whale skeletonsWhales are mammals, like humans, and their ancestors once lived on land. So how did they come to be so specialized for life in the sea? Within the exhibition, skeletons of fossil whales show visitors how the whale lineage evolved from land mammals to fully aquatic whales. (C) Museum of New Zealand Te Papa Tongarewa, 2008

Captain Ahab went insane chasing the elusive Moby Dick. Good news: you don’t have to suffer a similar fate. On May 1 at 6:30pm, Scientific American will co-host a whale-themed tweet-up and reception in partnership with the American Museum of Natural History in New York City. The event is timed to coincide with the recent opening of the museum’s exhibition “Whales: Giants of the Deep,” set to run through January 14, 2014.

Attendees at the tweet-up will come face-to-face with the mightiest, most massive mammals on Earth. They’ll also get to mingle with museum scientists and Scientific American staff, including editors of some of SA‘s foreign-language editions (Germany, Italy, Spain, Russia, Brazil). Plus, there will be an open bar in the museum’s Hall of Northwest Coast Indians.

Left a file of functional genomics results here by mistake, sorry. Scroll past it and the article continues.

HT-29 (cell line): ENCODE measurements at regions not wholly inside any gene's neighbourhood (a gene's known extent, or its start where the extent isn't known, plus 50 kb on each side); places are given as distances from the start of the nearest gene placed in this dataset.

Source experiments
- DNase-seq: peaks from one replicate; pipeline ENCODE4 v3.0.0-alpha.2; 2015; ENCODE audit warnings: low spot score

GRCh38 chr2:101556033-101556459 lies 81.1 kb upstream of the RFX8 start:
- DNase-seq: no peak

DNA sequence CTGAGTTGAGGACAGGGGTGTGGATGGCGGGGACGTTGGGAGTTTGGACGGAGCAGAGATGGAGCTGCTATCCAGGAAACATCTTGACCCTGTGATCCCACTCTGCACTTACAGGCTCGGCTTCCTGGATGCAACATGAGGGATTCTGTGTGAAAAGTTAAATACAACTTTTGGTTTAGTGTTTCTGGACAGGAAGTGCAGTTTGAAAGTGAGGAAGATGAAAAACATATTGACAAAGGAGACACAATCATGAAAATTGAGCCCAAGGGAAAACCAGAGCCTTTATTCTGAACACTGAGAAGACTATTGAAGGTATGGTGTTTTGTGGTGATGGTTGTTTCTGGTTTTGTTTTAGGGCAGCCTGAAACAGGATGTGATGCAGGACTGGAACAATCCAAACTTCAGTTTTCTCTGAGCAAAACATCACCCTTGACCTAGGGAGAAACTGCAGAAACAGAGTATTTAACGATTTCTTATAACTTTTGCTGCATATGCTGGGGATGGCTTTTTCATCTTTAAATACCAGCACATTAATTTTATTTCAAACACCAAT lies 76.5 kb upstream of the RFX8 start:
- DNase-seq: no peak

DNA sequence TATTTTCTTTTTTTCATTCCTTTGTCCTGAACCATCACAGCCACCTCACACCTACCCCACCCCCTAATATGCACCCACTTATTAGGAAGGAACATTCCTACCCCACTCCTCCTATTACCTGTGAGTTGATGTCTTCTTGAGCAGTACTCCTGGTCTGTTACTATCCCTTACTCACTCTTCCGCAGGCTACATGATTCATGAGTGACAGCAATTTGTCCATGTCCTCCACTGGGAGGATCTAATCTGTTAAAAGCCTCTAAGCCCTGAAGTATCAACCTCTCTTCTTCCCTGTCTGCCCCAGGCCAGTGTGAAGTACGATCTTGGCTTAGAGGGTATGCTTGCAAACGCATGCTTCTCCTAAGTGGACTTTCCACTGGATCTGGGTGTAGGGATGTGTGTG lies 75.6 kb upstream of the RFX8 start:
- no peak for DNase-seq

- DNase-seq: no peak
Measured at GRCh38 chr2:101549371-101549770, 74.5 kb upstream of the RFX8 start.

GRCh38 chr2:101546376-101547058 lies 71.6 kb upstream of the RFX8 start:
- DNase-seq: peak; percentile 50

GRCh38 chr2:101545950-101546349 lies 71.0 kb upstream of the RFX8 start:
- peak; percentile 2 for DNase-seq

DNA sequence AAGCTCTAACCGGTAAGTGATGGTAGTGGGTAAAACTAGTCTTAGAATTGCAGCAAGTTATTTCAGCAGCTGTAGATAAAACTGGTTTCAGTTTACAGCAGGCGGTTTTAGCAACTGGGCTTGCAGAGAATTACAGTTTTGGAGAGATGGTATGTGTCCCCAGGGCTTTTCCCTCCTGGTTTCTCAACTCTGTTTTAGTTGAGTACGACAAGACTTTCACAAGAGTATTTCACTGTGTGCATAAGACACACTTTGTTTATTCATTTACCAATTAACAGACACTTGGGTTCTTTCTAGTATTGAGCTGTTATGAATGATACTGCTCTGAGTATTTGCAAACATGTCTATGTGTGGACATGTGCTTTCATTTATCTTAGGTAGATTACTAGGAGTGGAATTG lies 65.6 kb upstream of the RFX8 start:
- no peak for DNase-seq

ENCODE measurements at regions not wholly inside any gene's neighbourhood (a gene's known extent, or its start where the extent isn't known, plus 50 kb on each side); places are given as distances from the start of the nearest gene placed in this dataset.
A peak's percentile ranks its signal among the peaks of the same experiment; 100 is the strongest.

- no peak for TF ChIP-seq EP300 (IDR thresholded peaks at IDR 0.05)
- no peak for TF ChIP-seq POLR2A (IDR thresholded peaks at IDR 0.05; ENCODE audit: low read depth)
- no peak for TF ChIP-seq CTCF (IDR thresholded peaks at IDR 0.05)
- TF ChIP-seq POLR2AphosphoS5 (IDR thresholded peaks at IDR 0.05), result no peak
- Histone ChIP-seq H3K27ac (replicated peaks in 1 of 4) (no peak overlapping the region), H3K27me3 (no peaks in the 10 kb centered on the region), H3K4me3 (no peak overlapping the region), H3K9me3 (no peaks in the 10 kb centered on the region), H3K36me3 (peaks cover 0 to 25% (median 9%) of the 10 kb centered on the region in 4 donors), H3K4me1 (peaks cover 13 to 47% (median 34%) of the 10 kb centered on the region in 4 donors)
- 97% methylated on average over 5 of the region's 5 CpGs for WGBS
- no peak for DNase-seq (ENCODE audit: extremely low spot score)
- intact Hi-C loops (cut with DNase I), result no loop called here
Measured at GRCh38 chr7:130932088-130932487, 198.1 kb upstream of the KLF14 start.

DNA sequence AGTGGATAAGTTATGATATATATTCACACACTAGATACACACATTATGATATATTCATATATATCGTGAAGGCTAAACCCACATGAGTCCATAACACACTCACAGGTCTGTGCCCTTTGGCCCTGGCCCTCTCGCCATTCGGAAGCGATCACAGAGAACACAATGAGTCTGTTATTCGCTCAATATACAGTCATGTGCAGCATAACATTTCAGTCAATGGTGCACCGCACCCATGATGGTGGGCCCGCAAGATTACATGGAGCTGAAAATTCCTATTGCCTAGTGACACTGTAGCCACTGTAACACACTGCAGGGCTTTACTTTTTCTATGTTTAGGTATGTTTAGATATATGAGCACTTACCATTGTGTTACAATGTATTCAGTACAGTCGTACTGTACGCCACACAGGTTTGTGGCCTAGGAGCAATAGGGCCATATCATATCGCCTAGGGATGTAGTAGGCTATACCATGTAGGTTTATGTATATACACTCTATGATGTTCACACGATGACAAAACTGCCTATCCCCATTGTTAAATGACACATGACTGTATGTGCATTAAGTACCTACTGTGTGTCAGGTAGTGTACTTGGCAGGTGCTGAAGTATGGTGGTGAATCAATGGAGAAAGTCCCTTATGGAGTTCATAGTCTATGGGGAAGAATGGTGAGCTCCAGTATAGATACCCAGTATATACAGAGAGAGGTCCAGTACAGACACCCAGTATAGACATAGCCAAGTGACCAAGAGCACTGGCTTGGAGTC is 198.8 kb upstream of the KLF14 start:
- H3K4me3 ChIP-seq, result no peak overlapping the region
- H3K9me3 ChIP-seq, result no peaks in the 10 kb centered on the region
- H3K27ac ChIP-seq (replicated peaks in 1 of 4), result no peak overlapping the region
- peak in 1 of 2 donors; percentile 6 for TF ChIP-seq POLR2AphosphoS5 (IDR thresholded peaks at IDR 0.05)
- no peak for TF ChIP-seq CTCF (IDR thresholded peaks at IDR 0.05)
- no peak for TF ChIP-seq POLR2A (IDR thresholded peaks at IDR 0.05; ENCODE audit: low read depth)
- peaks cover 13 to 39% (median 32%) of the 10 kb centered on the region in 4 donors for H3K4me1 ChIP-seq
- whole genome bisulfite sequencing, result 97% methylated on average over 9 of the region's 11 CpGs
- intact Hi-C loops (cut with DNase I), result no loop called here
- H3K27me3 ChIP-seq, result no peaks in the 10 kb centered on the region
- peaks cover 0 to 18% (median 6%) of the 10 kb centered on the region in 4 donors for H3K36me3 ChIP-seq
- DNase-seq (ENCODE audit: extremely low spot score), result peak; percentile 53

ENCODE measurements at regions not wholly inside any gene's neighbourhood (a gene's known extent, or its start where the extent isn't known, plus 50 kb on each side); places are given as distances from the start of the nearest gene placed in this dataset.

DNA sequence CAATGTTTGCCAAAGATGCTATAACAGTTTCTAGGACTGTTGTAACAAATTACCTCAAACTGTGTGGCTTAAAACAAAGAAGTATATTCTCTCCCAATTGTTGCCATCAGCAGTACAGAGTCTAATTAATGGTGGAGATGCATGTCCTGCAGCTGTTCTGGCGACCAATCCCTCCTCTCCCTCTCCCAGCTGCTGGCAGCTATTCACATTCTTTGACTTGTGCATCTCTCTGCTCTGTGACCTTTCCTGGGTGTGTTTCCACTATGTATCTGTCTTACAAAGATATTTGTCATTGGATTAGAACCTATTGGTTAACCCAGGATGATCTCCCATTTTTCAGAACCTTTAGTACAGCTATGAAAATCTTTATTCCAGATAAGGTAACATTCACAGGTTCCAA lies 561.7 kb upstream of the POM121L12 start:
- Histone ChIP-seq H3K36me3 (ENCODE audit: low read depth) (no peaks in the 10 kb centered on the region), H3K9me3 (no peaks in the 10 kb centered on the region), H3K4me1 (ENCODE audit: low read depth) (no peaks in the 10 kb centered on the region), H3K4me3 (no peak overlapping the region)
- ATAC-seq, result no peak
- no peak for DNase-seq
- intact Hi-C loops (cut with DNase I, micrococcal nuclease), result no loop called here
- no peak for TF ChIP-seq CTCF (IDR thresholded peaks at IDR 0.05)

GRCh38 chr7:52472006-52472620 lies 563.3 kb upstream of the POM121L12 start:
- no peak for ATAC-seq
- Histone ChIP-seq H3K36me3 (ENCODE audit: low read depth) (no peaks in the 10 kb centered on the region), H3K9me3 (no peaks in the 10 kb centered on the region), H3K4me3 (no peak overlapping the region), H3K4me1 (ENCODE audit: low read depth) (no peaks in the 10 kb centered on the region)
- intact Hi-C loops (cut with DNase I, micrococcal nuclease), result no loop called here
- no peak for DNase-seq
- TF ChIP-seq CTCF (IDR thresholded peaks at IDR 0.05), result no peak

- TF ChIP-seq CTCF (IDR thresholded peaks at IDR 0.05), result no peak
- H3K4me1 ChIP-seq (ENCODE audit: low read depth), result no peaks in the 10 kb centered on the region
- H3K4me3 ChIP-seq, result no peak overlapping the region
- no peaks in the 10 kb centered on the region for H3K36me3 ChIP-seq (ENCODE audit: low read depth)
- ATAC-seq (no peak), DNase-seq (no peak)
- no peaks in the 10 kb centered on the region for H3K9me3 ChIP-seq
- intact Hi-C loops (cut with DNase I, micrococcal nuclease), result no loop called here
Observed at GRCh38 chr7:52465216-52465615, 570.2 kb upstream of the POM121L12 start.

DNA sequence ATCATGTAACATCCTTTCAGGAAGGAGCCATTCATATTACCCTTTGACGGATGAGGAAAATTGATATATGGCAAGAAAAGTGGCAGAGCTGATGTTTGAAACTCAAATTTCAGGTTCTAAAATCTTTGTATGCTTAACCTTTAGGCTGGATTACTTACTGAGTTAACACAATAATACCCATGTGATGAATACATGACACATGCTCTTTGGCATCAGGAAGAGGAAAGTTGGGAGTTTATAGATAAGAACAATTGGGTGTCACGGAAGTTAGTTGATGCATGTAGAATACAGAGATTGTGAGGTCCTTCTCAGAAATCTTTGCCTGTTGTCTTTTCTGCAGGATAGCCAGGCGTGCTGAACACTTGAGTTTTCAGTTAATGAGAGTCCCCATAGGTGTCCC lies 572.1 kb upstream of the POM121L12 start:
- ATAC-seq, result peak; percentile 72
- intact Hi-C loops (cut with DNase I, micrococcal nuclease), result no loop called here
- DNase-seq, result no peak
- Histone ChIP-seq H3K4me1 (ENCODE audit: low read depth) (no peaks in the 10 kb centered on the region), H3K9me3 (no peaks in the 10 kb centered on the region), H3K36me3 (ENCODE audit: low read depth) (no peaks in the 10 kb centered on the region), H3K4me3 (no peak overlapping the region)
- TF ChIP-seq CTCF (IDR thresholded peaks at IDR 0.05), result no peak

During the tweet-up, visitors may view whale specimens from the Museum’s Mammalogy Collection, see cultural artifacts from the Maori and Pacific Northwest Coast peoples, and listen to whale vocalizations through Scientific American‘s Whale Song Project Whale FM.

Similar to the Beyond Planet Earth tweet-up that Scientific American and the museum co-hosted last year, the event is free to followers of both @sciam and @amnh on Twitter. Space is limited so please apply here to attend.